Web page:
Why Wi-Fi Needs 6GHz?

As the most commonly used Internet access technology, Wi-Fi is closely related to each of our lives.

Especially in the past two years, due to the epidemic, more and more social activities have shifted from offline to online, and Wi-Fi has played a huge role in it, significantly reducing the impact of the epidemic on society and the economy.

According to data provided by Cisco Networking (Figure 1), in 2021, 50% of the world's Internet traffic will come from Wi-Fi.

Figure 1 Access technology proportion of global data traffic in 2021 (data from Cisco Networks)

In the past 20 years, Wi-Fi has carried the growing network demand by relying on the only two frequency bands of 2.4GHz and 5GHz (a total of more than 600 MHz of spectrum).

However, even if wireless engineers can use numerous black technologies to expand network capacity, in recent years, the rapid increase in the number of wireless devices and the higher and higher speed requirements brought by applications have eventually led to spectrum becoming the bottleneck of network capacity. 

Currently, the 2.4GHz and 5GHz frequency bands used by Wi-Fi are already very crowded . Reflected in the user experience, the network delay increases, the user rate decreases, and the interference between Wi-Fi routers becomes more and more frequent.

In order to meet this challenge, shortly after the launch of Wi-Fi 6, the Wi-Fi industry actively promoted the development of Wi-Fi 6E .

Wi-Fi 6E follows the core technology of current Wi-Fi 6, by extending the working frequency band of Wi-Fi 6 to 6GHz and expands network capacity.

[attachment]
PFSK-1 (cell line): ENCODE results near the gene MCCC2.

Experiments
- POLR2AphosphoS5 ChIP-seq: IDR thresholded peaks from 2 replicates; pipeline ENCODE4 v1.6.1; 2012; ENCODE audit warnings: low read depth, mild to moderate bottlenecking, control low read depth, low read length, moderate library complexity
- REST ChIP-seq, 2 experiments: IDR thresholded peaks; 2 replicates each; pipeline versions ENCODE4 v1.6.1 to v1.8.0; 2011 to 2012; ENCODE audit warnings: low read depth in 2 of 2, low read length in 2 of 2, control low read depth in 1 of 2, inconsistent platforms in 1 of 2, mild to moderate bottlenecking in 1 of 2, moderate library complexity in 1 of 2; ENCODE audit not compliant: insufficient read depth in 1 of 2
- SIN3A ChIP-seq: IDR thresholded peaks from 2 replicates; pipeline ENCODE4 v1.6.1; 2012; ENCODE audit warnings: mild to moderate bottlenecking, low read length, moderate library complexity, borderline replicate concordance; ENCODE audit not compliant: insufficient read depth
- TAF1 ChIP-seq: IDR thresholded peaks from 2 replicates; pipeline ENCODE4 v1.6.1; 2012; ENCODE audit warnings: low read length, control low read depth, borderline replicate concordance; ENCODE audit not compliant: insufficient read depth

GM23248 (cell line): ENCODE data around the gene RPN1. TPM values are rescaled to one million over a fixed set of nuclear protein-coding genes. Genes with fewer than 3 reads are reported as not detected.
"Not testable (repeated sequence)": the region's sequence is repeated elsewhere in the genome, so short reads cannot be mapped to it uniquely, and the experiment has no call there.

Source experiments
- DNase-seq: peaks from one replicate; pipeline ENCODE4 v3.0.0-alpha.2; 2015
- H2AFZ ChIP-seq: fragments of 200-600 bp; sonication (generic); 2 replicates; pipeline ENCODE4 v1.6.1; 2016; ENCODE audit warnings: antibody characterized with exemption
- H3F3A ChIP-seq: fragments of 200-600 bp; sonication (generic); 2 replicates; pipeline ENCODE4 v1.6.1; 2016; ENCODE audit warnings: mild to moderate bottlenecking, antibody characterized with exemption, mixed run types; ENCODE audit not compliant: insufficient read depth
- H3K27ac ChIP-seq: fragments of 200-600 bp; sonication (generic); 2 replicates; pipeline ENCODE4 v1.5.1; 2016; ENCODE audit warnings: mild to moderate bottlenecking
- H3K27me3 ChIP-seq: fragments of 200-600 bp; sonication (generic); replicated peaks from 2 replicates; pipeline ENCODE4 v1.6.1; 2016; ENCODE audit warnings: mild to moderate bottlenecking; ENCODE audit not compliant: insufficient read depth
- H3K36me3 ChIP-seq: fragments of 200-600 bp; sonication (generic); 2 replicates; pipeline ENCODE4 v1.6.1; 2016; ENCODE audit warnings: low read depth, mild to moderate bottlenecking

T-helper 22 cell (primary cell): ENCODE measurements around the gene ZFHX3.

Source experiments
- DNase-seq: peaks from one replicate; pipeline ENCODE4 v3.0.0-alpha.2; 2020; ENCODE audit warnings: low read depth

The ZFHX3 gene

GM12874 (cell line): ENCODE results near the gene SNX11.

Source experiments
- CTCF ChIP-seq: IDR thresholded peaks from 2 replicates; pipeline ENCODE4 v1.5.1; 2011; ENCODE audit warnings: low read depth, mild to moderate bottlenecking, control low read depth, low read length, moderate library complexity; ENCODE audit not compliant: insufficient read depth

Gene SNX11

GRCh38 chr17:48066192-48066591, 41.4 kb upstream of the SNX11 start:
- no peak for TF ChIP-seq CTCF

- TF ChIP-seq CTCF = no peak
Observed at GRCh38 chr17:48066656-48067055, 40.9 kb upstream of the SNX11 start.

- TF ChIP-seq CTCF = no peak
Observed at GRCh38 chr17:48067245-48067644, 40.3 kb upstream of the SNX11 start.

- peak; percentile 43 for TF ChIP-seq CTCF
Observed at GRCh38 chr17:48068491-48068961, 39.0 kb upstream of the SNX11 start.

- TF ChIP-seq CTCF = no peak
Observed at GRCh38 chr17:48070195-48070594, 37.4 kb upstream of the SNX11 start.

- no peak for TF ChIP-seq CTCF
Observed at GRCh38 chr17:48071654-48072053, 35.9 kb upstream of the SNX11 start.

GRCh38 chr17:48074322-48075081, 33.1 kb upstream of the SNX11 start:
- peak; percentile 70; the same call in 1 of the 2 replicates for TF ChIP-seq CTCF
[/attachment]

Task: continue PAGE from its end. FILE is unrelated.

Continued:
As shown in Figure 2, the newly added 1200MHz has doubled the spectrum resources of Wi-Fi compared to the past.

Figure 2 Development history of Wi-Fi frequency bands

The 6GHz spectrum, for Wi-Fi, can make a qualitative leap in performance. From Figure 3, we can see that 6GHz doubles the number of Wi-Fi channels. 

Figure 3 Number of channels for 2.4, 5 and 6GHz Wi-Fi

As for the most commonly used 40MHz channel, 5GHz can provide 4 ordinary channels and 8 DFS channels . (Note: The function of the DFS channel is to protect the frequency used by the radar from interference. When the Wi-Fi device detects that there is a radar using this frequency band, Wi-Fi will automatically avoid the channel)

On 6GHz, however, there are up to 29 DFS-free 40MHz channels for Wi-Fi devices to choose from.

Why do you need so many channels?

Answering this question requires looking at each node of the network as a whole.

From mobile phones and computers to wireless routing and subsequent fiber optic networks, any bottleneck at any node cannot improve the performance of the network. In the past, in the era of 10-megabit to 100-megabit optical fibers, the bottleneck of the network speed was often the optical fiber network itself. Just increasing the rate of Wi-Fi does not make much sense for the overall performance of the network.

Today, with the advancement of the national dual-gigabit infrastructure project, more and more families can use optical networks with a gigabit rate, and the rate of enterprise fiber optic networks can reach 10Gb.

Optical fiber technology is still constantly updated. Optical fiber technology above 50Gbps appeared under the development blueprint of the International Telecommunication Union (ITU) as early as 2018, and it is expected that commercial products will appear soon.

Figure 4 ITU optical fiber technology development blueprint

In the past, Wi-Fi devices mainly used 20MHz and 40MHz bandwidths . Our mobile phones and Pads are usually equipped with two Wi-Fi antennas to support MIMO.

According to the data rate calculation table given by Aruba network in Figure 5, the theoretical maximum rate of Wi-Fi devices using 2-channel MIMO and 64QAM modulation can only reach about 344Mbps under the bandwidth of 40MHz. (Note: Higher-order modulation requires excellent wireless channel signal-to-noise ratio, which is difficult to meet in daily life use).

Figure 5 The theoretical maximum data rate of a single channel under Wi-Fi 6

When users already have gigabit fiber, such Wi-Fi performance becomes a bottleneck in the network. At this point, it makes sense to increase the speed of Wi-Fi.